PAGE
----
GroupWise 7 and OES2/SLES10 File Systems



During BrainShare 2008, the most common question that the GroupWise team and the GroupWise SysOps were asked was, "What file system should I use for Linux?" This article explains the choices and why I reach the conclusion that I do ...


There are 4 (or 5) choices of file system for GroupWise 7 on SLES10 or OES2:

- EXT3 (and EXT3 plus H-Tree)
- ReiserFS

Let's look at these in turn and then explain their advantages and disadvantages.


XFS is extremely fast, but it uses some very aggressive caching to achieve the throughput. It's questionable in its management. For example, try formatting a USB stick with XFS, then copy a large file to the USB stick. When the copy has finished, umount the drive. When you next plug the USB stick in, is the file readable? (I have failed to have the copy complete in 10 test attempts.) This makes it totally unsuitable for a cluster, and probably too vulnerable for a standalone GroupWise 7 Server. Discounted.


EXT3 is slow without the H-Tree and so is discounted.

With H-Tree, EXT3 becomes a very strong performer. However, there is a price to pay for the increased performanace. GroupWise uses telldir(), seekdir(), and readdir(), in the calling of files, all of which return a cookie that is nominally the position in the file. It's unfortunately based an assumption that was true when the interface was designed but is not currently true. The assumption is that directories will always be laid out linearly, so a file offset will be enough to identify the directory entry. Unfortunately, this offset is a signed int, where only positive values are valid. This translates to a cookie size of 31 bits in which to uniquely identify the position.

The problem arises with ext3 hashed directories, because they use a 64-bit hash that consists of a 32-bit major and a 32-bit minor hash. Ext3 returns the major hash, which is additionally truncated by one bit. This not only eliminates the collision handling that the kernel handles internally, but also creates even more collisions for telldir(). Discounted.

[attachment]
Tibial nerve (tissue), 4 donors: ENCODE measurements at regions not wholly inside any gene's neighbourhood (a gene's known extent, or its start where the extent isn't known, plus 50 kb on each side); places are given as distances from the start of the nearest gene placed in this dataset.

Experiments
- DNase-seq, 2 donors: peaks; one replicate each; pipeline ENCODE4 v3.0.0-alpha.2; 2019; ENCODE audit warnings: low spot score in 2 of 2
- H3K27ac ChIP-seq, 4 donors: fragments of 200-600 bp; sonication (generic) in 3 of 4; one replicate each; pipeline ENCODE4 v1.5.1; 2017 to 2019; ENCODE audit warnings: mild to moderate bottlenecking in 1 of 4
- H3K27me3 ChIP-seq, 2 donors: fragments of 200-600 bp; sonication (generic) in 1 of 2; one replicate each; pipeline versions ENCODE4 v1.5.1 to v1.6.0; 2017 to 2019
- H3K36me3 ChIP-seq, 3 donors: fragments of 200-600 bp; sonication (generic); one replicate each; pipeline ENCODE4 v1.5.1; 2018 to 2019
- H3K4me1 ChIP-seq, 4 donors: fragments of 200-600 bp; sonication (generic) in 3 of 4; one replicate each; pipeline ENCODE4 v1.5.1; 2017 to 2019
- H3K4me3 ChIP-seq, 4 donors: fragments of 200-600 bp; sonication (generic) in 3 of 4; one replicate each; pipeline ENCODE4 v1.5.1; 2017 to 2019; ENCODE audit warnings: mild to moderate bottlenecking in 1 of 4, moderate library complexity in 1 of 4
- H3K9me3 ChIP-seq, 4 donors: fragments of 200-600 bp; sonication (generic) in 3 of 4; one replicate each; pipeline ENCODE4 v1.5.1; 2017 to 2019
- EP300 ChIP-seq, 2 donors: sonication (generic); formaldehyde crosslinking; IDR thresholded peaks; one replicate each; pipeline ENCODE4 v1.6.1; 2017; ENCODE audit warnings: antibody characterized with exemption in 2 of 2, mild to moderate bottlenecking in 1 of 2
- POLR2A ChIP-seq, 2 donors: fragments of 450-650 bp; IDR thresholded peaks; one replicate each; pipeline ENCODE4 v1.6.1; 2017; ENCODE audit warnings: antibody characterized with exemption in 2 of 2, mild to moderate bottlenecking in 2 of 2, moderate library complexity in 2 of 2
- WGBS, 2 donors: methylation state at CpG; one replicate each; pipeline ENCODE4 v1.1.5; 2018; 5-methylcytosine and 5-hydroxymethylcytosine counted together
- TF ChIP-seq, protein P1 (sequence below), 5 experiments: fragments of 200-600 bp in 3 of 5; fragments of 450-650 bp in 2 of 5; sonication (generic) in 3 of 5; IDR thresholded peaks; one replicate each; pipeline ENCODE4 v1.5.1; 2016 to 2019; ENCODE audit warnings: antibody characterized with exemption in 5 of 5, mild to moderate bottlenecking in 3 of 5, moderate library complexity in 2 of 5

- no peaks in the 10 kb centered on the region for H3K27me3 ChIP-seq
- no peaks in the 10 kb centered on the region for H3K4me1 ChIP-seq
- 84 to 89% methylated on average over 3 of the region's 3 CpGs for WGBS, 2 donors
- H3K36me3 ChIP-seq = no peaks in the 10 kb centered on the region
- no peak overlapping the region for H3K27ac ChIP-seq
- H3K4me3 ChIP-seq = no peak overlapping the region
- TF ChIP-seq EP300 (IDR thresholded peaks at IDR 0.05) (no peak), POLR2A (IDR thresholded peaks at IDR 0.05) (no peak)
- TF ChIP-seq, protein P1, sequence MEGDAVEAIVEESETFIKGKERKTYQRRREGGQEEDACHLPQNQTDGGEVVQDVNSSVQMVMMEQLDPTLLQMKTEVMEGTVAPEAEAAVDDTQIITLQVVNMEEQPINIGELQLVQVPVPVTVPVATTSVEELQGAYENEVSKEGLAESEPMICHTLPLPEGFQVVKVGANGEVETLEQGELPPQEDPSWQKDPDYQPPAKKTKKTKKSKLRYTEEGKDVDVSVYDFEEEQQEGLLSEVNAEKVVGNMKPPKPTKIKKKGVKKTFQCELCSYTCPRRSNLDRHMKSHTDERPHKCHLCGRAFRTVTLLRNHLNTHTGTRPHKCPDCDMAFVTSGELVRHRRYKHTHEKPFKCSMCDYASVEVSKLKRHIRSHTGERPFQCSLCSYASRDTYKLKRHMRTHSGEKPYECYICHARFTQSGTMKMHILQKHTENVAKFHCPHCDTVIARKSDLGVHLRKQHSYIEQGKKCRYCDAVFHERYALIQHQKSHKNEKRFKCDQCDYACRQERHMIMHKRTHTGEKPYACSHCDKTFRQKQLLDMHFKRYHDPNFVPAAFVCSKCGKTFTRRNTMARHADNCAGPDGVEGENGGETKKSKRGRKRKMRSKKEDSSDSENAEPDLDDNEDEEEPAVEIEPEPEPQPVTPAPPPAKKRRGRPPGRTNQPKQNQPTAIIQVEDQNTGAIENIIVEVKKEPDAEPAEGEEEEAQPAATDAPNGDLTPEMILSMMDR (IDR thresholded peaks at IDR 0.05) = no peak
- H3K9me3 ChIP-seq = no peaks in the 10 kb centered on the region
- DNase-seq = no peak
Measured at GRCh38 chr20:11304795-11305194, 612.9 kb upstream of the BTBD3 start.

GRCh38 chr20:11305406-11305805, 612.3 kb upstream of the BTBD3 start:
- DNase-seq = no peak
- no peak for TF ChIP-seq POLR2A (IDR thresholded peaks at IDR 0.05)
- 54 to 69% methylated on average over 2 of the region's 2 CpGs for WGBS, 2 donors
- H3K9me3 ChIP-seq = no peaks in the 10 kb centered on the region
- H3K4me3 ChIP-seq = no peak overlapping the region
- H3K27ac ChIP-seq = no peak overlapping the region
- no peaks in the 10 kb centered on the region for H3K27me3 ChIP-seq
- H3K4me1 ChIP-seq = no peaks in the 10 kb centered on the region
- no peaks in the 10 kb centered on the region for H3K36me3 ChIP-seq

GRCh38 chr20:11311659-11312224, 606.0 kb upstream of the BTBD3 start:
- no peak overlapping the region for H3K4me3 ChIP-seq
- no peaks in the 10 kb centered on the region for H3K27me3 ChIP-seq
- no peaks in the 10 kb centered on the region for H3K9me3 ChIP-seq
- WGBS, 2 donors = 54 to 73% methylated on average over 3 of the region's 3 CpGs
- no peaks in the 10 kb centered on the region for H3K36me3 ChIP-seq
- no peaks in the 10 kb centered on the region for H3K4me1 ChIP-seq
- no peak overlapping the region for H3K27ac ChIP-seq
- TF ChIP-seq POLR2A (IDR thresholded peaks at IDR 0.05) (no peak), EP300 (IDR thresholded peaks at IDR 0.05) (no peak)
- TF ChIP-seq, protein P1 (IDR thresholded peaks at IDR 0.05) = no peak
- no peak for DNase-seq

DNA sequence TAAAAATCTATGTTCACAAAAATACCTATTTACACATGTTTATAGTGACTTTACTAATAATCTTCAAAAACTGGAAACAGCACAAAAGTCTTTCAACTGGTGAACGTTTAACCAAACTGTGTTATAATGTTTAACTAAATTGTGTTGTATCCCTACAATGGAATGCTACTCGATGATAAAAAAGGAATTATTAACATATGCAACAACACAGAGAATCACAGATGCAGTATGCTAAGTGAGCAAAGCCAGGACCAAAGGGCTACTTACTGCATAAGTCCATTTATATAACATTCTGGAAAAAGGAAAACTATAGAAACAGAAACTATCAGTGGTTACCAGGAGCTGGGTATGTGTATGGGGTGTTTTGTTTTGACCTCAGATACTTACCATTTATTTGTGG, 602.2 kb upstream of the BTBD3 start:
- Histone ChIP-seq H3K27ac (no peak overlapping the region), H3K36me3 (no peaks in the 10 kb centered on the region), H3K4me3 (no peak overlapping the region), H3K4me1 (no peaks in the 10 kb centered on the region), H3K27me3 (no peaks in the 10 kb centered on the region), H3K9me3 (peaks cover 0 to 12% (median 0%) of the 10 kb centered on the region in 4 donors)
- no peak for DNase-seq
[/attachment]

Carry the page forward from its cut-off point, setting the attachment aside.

So, now we are down to a 2 horse race, ReiserFS Vs NSS.

NSS and ReiserFS

In the original OES, based on SLES9, the performance of NSS was severely lacking in comparison to ReiserFS, having only some 80% or less of the performance of Reiser. With the new SLES10-based OES2, that degradation in performance of NSS compared to ReiserFS appears to have been reduced to a more acceptable 5% or so – so long as the volume is created with Salvage disabled. For a long time, ReiserFS has had a reputation of being quick but fragile, and when the file system tree has to be rebuilt, you are more likely to get a few sticks and a pile of leaves than a whole tree. NSS rebuilds are remarkably complete (as one would expect from a file-server file system); therefore, NSS provides an excellent alternative to ReiserFS.

Looking at telldir() and ReiserFS, ReiserFS doesn't display the same problem because it uses a much smaller hash space. It has a 32-bit total, where bits 7-30 describe the hash, and bits 0-6 describe the generation number that handles collisions. Because the last bit is unused, ReiserFS doesn't run into problems with telldir(). The trade-off is that ReiserFS supports a small hash space with a maximum of 127 collisions, so it's much more prone to spuriously returning -EBUSY when the maximum number of collisions has been reached. I expect that XFS could have the same problem as EXT3 plus H-Tree, since it uses 64-bit offsets that end up getting truncated.

In conclusion there are really just 2 choices. The most performing (stable) system is ReiserFS, which should be used when every cycle is critical - but beware of overloading the system. The best compromise between speed and resilience is NSS with Salvage disabled.

Based on the above, I would recommend that the default file system to be used for a GroupWise system running on OES2 is NSS.

I hope this helps some folk with the sleepless nights.


How To-Best Practice
Comment List